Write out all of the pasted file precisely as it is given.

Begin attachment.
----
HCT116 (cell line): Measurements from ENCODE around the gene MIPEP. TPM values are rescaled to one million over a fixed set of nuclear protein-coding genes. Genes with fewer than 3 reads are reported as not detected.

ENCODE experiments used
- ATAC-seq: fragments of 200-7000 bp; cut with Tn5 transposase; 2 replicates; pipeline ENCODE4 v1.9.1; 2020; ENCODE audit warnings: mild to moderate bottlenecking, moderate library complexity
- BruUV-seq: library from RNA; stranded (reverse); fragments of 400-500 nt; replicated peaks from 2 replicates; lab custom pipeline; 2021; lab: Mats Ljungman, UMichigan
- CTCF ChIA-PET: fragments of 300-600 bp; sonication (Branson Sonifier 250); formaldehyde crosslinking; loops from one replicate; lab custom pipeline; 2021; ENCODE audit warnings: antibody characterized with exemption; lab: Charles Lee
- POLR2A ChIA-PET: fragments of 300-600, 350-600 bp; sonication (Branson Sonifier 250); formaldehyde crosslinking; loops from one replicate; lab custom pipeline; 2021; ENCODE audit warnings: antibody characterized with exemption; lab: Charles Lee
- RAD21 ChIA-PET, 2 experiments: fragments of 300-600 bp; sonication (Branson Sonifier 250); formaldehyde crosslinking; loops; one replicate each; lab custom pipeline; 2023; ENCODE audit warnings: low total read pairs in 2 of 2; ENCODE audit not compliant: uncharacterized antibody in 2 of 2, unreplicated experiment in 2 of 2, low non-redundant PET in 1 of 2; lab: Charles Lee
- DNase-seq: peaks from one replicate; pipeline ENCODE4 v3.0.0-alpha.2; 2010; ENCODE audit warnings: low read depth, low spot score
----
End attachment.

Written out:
HCT116 (cell line): Measurements from ENCODE around the gene MIPEP. TPM values are rescaled to one million over a fixed set of nuclear protein-coding genes. Genes with fewer than 3 reads are reported as not detected.

ENCODE experiments used
- ATAC-seq: fragments of 200-7000 bp; cut with Tn5 transposase; 2 replicates; pipeline ENCODE4 v1.9.1; 2020; ENCODE audit warnings: mild to moderate bottlenecking, moderate library complexity
- BruUV-seq: library from RNA; stranded (reverse); fragments of 400-500 nt; replicated peaks from 2 replicates; lab custom pipeline; 2021; lab: Mats Ljungman, UMichigan
- CTCF ChIA-PET: fragments of 300-600 bp; sonication (Branson Sonifier 250); formaldehyde crosslinking; loops from one replicate; lab custom pipeline; 2021; ENCODE audit warnings: antibody characterized with exemption; lab: Charles Lee
- POLR2A ChIA-PET: fragments of 300-600, 350-600 bp; sonication (Branson Sonifier 250); formaldehyde crosslinking; loops from one replicate; lab custom pipeline; 2021; ENCODE audit warnings: antibody characterized with exemption; lab: Charles Lee
- RAD21 ChIA-PET, 2 experiments: fragments of 300-600 bp; sonication (Branson Sonifier 250); formaldehyde crosslinking; loops; one replicate each; lab custom pipeline; 2023; ENCODE audit warnings: low total read pairs in 2 of 2; ENCODE audit not compliant: uncharacterized antibody in 2 of 2, unreplicated experiment in 2 of 2, low non-redundant PET in 1 of 2; lab: Charles Lee
- DNase-seq: peaks from one replicate; pipeline ENCODE4 v3.0.0-alpha.2; 2010; ENCODE audit warnings: low read depth, low spot score